Top visiting places in Australia
Waterfalls allow for incredible viewing, leaving us gazing in awe and reaching for the camera. They showcase nature at its most picturesque and are regularly flanked by dazzling landscapes.
Spotted within the glorious World Heritage Gondwana Rainforests of Australia area, this single-drop waterfall is majestic. A visit here is noteworthy: follow the walking track that positions you right behind the fall as water plunges into a pool surrounded by lush scenery. Crystal Shower Falls is one of several waterfalls within Dorrigo National Park and the wider region.
Watching the waters of Guy Fawkes River drop 100m into a spectacular gorge is gripping. This superb two-tiered waterfall is a photographer’s dream: take in the outrageous beauty from three designated lookout platforms, which deliver contrasting views of the falls and rugged surrounds
Witness a remarkable sight as the highest waterfall in New South Wales drops 220m into a gorge. Like Crystal Shower Falls, it is located within the Gondwana Rainforests of Australia area; so expect a landscape dominated by eye-catching greenery. There are two main paths from which to admire the falls and they reward those who make the effort to trek along them
Spotted within the Atherton Tablelands among magnificent rainforest, this is one of Queensland’s most popular waterfalls. The appeal of this towering wonder is enhanced by the idyllic waterhole found at its base, which makes the perfect swimming spot. Millaa Millaa Falls is one of three beautiful waterfalls to check out in the area and is an essential stop along the Great Tropical Drive touring route.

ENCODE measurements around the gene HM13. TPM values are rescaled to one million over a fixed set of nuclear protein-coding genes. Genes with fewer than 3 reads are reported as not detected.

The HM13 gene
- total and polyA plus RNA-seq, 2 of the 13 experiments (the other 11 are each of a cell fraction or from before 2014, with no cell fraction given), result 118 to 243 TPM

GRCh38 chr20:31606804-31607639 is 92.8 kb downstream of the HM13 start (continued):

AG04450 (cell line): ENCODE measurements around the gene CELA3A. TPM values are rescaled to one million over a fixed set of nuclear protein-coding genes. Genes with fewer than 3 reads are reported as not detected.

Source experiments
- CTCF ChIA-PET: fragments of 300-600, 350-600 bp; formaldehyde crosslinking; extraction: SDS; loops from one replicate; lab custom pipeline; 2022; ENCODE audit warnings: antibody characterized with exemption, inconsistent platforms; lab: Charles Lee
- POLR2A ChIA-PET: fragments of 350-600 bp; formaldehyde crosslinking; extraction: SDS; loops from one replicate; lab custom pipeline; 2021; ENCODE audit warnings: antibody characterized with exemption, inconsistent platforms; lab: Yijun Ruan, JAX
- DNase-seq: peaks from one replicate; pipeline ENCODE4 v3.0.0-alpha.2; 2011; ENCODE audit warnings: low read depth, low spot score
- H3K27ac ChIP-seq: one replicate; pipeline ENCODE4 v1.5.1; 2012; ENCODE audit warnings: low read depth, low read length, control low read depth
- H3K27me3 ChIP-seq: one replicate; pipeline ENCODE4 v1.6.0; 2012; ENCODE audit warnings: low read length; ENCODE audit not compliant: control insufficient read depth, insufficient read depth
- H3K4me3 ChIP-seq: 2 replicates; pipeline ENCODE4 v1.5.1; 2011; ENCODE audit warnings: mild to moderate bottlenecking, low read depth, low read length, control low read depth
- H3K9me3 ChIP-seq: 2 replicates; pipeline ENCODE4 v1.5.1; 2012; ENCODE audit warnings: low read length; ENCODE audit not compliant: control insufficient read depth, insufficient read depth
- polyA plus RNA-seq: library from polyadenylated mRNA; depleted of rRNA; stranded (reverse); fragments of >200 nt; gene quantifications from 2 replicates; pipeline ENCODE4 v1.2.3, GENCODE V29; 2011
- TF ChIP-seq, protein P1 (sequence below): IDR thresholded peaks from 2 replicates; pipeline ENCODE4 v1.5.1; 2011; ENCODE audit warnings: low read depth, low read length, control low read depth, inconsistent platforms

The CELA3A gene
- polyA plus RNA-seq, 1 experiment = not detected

Wallaman Falls had to make the list – this is Australia’s highest, permanent, single-drop waterfall, boasting a 268m plunge. It’s not all about height, though – the position within the Wet Tropics of Queensland World Heritage area ensures this attraction is engulfed by stunning rainforest. Two walking tracks – one ‘easy’, the other ‘moderate’ – will allow you to witness the sight of the falls dropping over a spectacular escarpment. Take a peek when tackling the Toast to the Coast touring route.
Tasmania has a wealth of jaw-dropping waterfalls, and Liffey Falls is one of the best. Spotted among temperate rainforest of the World Heritage-listed Tasmanian Wilderness area, this multi-tiered waterfall will keep photographers busy. It can be reached via two walking tracks that incorporate smaller falls.
Pass cloud-piercing tree ferns and other dazzling scenery on the low-grade walk to Russell Falls. The sight of this three-tiered waterfall will take your breath away, and its complex makeup ensures photographers once again have a strong chance of draining their camera batteries.
Boasting height and width as it cascades over a spectacular rock face, MacKenzie Falls makes for a gripping sight no matter the time of year. It’s a relatively easy walk to its base where you can enjoy unobstructed views and soak up the area’s widespread beauty.
This is the most unusual addition to the list, and some might debate its inclusion. Whether or not it truly qualifies as a waterfall, there’s no doubt this unique attraction is extraordinary. Horizontal Falls is the result of severe tidal movements trying to force their way through a narrow coastal gorge, creating a waterfall effect, albeit horizontally.